Novak Djokovic will be fired up by a hostile crowd in his blockbuster showdown with Rafael Nadal in the French Open quarter-finals, according to his coach Goran Ivanisevic.
The two greats meet under the lights at Roland-Garros on Tuesday evening, with Nadal expected to have the lion’s share of support having won the title a record 13 times and Djokovic’s wavering popularity.
“I am glad that 80% of the crowd will cheer against Novak. He’s got a reason to get angry and to fight even more,” Ivanisevic told Serbian journalists.
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With Nadal winning his 21st Grand Slam at the Australian Open in January, Djokovic has extra incentive to defeat to his great rival as he bids to equal his haul of majors in Paris.
And Ivanisevic revealed he is pouring over old footage in a bid to find any small advantages. Djokovic leads the head-to-head 30-28, although the record is flipped 7-2 in favour of Nadal at Roland-Garros.
“I watched the match from last year, I watched the 2020 match 10 times, I am going to watch them again. There is always something,” he said.
“We need to give due respect to a man who has won Roland Garros 13 times. We are in his living room. Show respect, but not too much. ‘Well done, Rafa, but I will try to beat you’.
“If you’re not playing well, it doesn’t matter when the match is played - five in the morning, noon or 9PM.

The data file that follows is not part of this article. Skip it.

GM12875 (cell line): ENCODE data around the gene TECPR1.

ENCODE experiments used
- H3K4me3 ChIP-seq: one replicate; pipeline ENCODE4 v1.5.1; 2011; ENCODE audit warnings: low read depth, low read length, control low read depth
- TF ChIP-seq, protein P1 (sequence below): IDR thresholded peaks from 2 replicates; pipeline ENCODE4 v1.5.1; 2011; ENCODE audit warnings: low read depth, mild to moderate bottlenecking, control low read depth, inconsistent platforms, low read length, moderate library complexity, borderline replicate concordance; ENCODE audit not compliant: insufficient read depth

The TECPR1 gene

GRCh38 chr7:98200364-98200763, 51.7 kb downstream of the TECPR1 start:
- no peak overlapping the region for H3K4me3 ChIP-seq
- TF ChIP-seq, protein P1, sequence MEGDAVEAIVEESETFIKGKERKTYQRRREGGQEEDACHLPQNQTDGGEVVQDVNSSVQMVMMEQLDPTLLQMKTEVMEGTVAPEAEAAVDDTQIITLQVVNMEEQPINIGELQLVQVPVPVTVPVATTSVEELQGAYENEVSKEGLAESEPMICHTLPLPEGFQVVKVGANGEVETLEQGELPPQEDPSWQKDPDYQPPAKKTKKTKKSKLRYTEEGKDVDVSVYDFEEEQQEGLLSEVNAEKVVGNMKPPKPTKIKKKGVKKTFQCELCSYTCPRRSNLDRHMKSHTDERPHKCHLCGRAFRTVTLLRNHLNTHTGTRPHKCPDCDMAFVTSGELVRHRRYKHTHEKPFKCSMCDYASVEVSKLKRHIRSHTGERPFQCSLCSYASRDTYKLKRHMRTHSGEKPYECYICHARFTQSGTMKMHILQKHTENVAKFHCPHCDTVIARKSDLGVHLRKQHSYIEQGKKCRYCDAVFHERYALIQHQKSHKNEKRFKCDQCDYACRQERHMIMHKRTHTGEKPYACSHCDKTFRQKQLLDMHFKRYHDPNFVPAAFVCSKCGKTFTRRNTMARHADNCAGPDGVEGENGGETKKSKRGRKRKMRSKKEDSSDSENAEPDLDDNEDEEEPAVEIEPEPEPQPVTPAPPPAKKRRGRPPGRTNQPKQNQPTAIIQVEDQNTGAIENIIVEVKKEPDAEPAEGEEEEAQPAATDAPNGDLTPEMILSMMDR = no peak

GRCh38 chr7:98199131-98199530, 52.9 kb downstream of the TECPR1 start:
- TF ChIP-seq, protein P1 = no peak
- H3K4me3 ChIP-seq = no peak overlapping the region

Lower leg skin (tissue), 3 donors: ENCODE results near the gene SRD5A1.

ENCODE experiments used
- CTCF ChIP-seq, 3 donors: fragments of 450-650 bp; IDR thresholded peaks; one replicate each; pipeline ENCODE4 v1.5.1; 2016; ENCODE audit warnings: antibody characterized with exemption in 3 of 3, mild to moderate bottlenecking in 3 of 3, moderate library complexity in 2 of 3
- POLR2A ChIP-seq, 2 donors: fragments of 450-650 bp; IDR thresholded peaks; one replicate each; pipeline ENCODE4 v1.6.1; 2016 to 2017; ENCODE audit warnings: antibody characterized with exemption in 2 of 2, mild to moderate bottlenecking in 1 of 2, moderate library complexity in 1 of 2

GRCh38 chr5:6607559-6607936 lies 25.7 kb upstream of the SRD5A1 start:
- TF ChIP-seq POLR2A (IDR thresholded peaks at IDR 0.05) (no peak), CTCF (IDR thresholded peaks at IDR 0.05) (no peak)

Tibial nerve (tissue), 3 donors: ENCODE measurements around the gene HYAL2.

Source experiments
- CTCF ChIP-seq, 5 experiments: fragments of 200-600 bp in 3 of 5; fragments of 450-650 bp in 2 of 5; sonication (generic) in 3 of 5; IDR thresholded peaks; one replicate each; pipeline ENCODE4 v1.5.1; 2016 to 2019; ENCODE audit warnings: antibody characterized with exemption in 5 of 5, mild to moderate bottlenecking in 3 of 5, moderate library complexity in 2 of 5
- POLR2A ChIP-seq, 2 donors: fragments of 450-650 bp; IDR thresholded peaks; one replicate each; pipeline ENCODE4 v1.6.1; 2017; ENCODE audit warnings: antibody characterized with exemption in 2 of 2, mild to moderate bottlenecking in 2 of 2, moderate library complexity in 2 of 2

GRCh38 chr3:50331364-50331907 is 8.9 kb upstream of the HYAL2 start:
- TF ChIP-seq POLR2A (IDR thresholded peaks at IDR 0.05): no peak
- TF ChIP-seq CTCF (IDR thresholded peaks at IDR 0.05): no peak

“If Novak wants to win, he needs to be ready to play 27 sets and 57 hours.”

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The cooler night-time conditions are expected to favour Djokovic, with Nadal unable to generate his fabled topspin with the ball becoming heavier.
Much was made of the scheduling dilemma for the organisers at Roland-Garros given that Nadal had made it abundantly clear that he does not enjoy playing on clay in the evening.
Carlos Moya, Nadal’s coach, was not happy with the decision.
“I wouldn't say disrespect, but here at Roland-Garros, Rafa has credit," Moya told RMC Sport.
"He has won the tournament 13 times, and if he has a request, you should listen to him. He is part of the history of Roland-Garros.
"We know that nobody is bigger than [the tournament], nobody is bigger than the Grand Slam, but in the end, it is a question of business and we understand that.”
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